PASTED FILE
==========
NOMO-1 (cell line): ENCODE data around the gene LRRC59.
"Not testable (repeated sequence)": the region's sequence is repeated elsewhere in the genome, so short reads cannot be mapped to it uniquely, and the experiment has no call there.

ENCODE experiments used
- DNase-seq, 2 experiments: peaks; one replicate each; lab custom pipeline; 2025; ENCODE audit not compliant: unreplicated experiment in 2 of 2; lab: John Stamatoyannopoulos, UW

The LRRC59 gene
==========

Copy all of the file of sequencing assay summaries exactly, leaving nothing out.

NOMO-1 (cell line): ENCODE data around the gene LRRC59.
"Not testable (repeated sequence)": the region's sequence is repeated elsewhere in the genome, so short reads cannot be mapped to it uniquely, and the experiment has no call there.

ENCODE experiments used
- DNase-seq, 2 experiments: peaks; one replicate each; lab custom pipeline; 2025; ENCODE audit not compliant: unreplicated experiment in 2 of 2; lab: John Stamatoyannopoulos, UW

The LRRC59 gene